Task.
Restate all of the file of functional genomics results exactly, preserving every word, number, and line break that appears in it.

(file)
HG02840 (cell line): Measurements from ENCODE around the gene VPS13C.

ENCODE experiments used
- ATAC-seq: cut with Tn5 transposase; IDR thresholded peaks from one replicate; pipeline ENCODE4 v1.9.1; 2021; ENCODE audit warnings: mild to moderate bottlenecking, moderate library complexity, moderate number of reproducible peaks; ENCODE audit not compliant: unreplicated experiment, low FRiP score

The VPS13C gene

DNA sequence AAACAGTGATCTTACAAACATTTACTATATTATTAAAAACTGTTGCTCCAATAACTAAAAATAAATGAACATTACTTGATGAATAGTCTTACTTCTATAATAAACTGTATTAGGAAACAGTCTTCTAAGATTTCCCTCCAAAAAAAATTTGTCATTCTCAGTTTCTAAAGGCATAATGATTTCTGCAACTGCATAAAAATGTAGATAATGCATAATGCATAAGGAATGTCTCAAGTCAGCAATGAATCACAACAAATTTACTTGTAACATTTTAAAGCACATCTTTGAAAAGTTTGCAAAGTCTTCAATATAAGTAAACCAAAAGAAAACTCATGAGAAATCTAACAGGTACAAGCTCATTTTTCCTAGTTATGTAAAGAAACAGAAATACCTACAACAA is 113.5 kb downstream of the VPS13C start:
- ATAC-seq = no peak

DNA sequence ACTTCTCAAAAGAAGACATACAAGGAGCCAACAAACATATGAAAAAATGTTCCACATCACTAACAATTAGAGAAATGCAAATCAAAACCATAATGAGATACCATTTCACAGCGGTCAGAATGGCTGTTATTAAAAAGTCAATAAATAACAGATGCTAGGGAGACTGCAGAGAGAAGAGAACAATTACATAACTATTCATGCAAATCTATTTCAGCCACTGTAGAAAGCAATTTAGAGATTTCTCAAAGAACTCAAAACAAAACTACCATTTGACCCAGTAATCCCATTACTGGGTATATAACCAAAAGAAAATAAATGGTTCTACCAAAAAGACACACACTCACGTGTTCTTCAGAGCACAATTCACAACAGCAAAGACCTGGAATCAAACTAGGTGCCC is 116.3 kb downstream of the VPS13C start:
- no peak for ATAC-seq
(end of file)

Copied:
HG02840 (cell line): Measurements from ENCODE around the gene VPS13C.

ENCODE experiments used
- ATAC-seq: cut with Tn5 transposase; IDR thresholded peaks from one replicate; pipeline ENCODE4 v1.9.1; 2021; ENCODE audit warnings: mild to moderate bottlenecking, moderate library complexity, moderate number of reproducible peaks; ENCODE audit not compliant: unreplicated experiment, low FRiP score

The VPS13C gene

DNA sequence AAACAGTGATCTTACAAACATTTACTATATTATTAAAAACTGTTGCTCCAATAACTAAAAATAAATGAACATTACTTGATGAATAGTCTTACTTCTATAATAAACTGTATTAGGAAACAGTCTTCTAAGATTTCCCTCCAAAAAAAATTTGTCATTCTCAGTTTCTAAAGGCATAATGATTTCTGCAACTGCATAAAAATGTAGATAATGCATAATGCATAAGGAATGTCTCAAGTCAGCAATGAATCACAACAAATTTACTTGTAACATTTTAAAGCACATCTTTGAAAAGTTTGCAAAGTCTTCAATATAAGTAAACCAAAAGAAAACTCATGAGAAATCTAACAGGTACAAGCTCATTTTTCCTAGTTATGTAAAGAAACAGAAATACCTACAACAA is 113.5 kb downstream of the VPS13C start:
- ATAC-seq = no peak

DNA sequence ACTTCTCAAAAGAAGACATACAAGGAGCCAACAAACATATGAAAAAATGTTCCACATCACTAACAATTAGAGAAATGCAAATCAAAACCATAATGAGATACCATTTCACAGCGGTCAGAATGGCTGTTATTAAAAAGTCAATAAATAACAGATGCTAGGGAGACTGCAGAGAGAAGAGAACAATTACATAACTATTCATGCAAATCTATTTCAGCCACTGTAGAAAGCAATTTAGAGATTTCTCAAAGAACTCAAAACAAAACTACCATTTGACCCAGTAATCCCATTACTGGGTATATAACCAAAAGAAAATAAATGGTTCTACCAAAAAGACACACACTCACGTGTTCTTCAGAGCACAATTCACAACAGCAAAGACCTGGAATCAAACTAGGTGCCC is 116.3 kb downstream of the VPS13C start:
- no peak for ATAC-seq